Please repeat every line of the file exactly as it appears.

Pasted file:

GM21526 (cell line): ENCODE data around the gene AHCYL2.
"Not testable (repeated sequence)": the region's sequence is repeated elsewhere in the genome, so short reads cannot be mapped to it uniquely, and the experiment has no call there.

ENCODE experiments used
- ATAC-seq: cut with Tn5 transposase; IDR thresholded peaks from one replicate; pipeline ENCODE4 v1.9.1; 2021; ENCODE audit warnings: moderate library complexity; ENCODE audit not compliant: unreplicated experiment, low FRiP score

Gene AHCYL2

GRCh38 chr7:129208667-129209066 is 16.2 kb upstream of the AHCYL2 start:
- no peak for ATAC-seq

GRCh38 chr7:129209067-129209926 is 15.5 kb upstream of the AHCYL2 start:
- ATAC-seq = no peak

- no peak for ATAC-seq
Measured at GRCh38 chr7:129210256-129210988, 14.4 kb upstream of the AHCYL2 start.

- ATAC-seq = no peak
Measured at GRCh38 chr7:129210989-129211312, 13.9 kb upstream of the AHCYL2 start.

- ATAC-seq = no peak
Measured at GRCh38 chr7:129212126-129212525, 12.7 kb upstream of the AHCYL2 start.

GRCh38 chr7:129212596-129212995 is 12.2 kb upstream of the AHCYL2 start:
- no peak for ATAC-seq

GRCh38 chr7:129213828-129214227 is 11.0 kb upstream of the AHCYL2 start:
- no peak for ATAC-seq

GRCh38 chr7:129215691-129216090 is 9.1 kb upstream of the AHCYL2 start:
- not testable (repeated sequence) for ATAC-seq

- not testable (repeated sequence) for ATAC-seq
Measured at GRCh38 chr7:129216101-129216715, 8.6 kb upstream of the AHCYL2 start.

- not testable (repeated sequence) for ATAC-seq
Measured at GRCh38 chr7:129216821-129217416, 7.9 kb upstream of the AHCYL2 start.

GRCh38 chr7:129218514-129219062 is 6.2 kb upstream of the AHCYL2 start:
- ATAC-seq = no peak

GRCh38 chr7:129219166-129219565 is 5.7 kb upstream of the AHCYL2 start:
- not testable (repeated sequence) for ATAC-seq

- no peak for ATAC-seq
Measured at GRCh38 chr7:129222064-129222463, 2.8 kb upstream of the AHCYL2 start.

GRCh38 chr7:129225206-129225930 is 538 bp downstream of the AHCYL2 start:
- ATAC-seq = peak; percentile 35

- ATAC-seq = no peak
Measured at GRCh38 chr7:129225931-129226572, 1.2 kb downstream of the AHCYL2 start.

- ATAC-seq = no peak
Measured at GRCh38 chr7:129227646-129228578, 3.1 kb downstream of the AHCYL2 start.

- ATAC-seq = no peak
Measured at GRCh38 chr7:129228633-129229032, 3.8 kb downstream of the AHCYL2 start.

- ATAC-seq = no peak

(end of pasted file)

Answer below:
GM21526 (cell line): ENCODE data around the gene AHCYL2.
"Not testable (repeated sequence)": the region's sequence is repeated elsewhere in the genome, so short reads cannot be mapped to it uniquely, and the experiment has no call there.

ENCODE experiments used
- ATAC-seq: cut with Tn5 transposase; IDR thresholded peaks from one replicate; pipeline ENCODE4 v1.9.1; 2021; ENCODE audit warnings: moderate library complexity; ENCODE audit not compliant: unreplicated experiment, low FRiP score

Gene AHCYL2

GRCh38 chr7:129208667-129209066 is 16.2 kb upstream of the AHCYL2 start:
- no peak for ATAC-seq

GRCh38 chr7:129209067-129209926 is 15.5 kb upstream of the AHCYL2 start:
- ATAC-seq = no peak

- no peak for ATAC-seq
Measured at GRCh38 chr7:129210256-129210988, 14.4 kb upstream of the AHCYL2 start.

- ATAC-seq = no peak
Measured at GRCh38 chr7:129210989-129211312, 13.9 kb upstream of the AHCYL2 start.

- ATAC-seq = no peak
Measured at GRCh38 chr7:129212126-129212525, 12.7 kb upstream of the AHCYL2 start.

GRCh38 chr7:129212596-129212995 is 12.2 kb upstream of the AHCYL2 start:
- no peak for ATAC-seq

GRCh38 chr7:129213828-129214227 is 11.0 kb upstream of the AHCYL2 start:
- no peak for ATAC-seq

GRCh38 chr7:129215691-129216090 is 9.1 kb upstream of the AHCYL2 start:
- not testable (repeated sequence) for ATAC-seq

- not testable (repeated sequence) for ATAC-seq
Measured at GRCh38 chr7:129216101-129216715, 8.6 kb upstream of the AHCYL2 start.

- not testable (repeated sequence) for ATAC-seq
Measured at GRCh38 chr7:129216821-129217416, 7.9 kb upstream of the AHCYL2 start.

GRCh38 chr7:129218514-129219062 is 6.2 kb upstream of the AHCYL2 start:
- ATAC-seq = no peak

GRCh38 chr7:129219166-129219565 is 5.7 kb upstream of the AHCYL2 start:
- not testable (repeated sequence) for ATAC-seq

- no peak for ATAC-seq
Measured at GRCh38 chr7:129222064-129222463, 2.8 kb upstream of the AHCYL2 start.

GRCh38 chr7:129225206-129225930 is 538 bp downstream of the AHCYL2 start:
- ATAC-seq = peak; percentile 35

- ATAC-seq = no peak
Measured at GRCh38 chr7:129225931-129226572, 1.2 kb downstream of the AHCYL2 start.

- ATAC-seq = no peak
Measured at GRCh38 chr7:129227646-129228578, 3.1 kb downstream of the AHCYL2 start.

- ATAC-seq = no peak
Measured at GRCh38 chr7:129228633-129229032, 3.8 kb downstream of the AHCYL2 start.

- ATAC-seq = no peak